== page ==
Georgie Passalaris: Skills and Empowerment Manager, Sustainable Development - Diageo
Gerry Boyle: Senior Policy Adviser on Private Sector Engagement - CARE International
Sumana Hussain and Polly Le Grand: Women’s Empowerment Team, DFID
Nicky Major: Global Corporate Responsibility Leader, EY
Alex MacGillivray: Director, Development Impact, CDC
Sarah Hyder: Head of Strategic Communications, CDC
Shruthi Jayaram and Tania Beard: Co-Leads: Gender Expertise Area - Dalberg
Jonathan Horrell: Director Sustainability, Mondelez International
Hester Le Roux: Challenge Director, Business Fights Poverty (Moderator)
The issue of women’s access to economic opportunities has attracted renewed international attention this year with the launch in January of the UN High-Level Panel on Women’s Economic Empowerment.
The UK Secretary of State for International Development, Justine Greening is a Panel member and has initiated an extensive UK-based consultation to gather views from across civil society, business and other sectors on how best to promote and support women’s economic empowerment.
As part of this consultation process, Business Fights Poverty and CARE International UK are bringing together businesses and their NGO partners to focus on how business can most effectively support women’s economic empowerment through their value chains and beyond. The online discussions on 19 May 2016 are the first of a series of events organised as part of this Challenge.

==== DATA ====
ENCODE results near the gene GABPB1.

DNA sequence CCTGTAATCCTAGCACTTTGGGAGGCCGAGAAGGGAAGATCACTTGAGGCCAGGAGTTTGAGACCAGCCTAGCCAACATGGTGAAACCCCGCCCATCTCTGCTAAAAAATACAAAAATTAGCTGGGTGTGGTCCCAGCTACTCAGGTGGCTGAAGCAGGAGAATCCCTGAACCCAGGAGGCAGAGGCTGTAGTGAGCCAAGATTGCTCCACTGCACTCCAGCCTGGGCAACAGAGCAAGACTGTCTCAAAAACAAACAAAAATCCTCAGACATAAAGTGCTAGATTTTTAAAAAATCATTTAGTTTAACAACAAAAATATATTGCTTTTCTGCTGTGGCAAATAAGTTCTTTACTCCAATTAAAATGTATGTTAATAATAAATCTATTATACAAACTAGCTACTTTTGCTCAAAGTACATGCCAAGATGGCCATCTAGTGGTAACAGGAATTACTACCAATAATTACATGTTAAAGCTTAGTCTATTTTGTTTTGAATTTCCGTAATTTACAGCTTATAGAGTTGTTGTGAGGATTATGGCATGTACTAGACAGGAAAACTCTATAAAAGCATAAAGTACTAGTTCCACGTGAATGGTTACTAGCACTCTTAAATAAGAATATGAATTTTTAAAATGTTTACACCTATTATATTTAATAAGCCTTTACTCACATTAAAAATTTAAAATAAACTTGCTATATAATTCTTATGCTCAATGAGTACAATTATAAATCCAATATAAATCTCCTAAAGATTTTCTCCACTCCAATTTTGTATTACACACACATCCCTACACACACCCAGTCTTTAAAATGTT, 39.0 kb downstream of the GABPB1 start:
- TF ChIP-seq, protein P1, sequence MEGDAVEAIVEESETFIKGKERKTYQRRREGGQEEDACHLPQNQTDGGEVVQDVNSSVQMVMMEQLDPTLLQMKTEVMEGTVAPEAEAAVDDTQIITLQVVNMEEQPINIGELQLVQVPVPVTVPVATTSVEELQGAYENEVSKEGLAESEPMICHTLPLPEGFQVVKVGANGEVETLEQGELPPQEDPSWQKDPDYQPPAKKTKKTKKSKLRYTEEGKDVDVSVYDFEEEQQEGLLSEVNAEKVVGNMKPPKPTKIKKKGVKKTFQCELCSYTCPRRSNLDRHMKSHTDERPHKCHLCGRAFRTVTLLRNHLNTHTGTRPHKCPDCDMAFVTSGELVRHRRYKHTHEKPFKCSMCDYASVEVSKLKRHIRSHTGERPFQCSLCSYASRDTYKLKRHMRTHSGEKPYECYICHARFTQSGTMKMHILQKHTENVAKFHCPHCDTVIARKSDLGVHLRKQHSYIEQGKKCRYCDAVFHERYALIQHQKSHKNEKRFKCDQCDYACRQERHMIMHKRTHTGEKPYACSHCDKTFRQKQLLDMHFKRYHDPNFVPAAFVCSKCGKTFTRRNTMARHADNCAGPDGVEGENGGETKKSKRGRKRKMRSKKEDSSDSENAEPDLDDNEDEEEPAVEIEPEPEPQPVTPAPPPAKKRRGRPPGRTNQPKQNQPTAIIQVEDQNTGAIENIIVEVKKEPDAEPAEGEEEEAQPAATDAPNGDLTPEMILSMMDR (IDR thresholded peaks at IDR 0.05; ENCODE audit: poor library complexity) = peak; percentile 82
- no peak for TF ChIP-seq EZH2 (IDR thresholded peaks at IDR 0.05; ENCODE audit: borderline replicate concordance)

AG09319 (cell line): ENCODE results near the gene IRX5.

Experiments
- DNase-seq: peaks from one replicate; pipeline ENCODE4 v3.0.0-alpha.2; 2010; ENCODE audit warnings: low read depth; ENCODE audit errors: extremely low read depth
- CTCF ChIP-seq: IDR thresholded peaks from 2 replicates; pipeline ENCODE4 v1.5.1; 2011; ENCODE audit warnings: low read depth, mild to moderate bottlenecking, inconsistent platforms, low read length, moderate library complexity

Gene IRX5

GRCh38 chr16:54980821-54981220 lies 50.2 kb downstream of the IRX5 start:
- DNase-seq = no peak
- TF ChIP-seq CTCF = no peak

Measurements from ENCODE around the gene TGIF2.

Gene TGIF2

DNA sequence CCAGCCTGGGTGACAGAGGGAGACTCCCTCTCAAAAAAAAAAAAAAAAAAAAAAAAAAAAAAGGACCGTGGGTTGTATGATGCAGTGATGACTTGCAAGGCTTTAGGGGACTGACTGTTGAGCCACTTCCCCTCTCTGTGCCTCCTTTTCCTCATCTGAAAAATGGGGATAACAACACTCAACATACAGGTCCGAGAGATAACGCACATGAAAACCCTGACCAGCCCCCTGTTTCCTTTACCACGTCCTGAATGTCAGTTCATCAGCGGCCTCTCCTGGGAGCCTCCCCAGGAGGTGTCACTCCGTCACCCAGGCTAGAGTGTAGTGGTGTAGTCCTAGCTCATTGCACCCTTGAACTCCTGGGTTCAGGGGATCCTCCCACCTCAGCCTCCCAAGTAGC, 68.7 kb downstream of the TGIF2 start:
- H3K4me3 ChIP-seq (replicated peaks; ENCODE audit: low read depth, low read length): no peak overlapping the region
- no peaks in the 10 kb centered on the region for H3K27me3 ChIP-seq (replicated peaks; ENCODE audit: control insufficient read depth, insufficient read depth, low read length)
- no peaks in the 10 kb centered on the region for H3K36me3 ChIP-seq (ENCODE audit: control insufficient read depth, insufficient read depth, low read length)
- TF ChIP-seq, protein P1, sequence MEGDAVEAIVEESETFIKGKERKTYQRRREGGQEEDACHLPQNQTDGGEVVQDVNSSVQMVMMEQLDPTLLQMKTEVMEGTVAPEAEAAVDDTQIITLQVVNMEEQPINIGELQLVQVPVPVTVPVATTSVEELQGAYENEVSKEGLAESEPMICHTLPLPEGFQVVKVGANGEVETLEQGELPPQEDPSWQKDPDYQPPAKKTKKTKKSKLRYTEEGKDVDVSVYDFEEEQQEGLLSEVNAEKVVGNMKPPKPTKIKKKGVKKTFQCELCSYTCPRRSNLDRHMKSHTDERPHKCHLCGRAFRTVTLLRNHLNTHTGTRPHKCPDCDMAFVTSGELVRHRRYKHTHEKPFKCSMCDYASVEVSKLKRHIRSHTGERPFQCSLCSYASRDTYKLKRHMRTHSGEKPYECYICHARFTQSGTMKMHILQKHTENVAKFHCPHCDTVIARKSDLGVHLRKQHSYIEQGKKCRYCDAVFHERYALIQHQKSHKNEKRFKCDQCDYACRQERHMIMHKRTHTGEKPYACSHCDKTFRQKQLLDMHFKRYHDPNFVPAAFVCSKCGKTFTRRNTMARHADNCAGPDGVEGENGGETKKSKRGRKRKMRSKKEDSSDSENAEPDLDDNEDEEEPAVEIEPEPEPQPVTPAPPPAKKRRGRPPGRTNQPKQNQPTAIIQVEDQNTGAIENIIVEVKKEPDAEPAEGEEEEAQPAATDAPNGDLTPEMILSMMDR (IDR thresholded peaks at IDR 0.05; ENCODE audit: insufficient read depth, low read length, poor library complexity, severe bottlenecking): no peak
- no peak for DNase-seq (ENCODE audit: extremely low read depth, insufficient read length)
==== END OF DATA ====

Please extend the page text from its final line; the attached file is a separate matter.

Questions for discussion
This online discussion will address the Challenge question: How can business most effectively support women’s economic empowerment, through their value chains and beyond?
Specifically, we would like to explore the following questions:
1. How can business best support women’s economic empowerment working through their value chains?
2. How can companies’ internal policies and practices contribute to greater economic empowerment for women?
3. How can business use external marketing and customer engagement to support women’s economic empowerment?
4. Which actions should companies take (possibly in partnership with governments/donors/civil society) to tackle wider systemic constraints to women’s empowerment, such as access to finance?
We would like to hear from you about the most effective ways in which business can help empower women: is it action in one of the four areas listed here, or perhaps another kind of intervention altogether? Share your experience and examples, tell us what work and where further action is needed.
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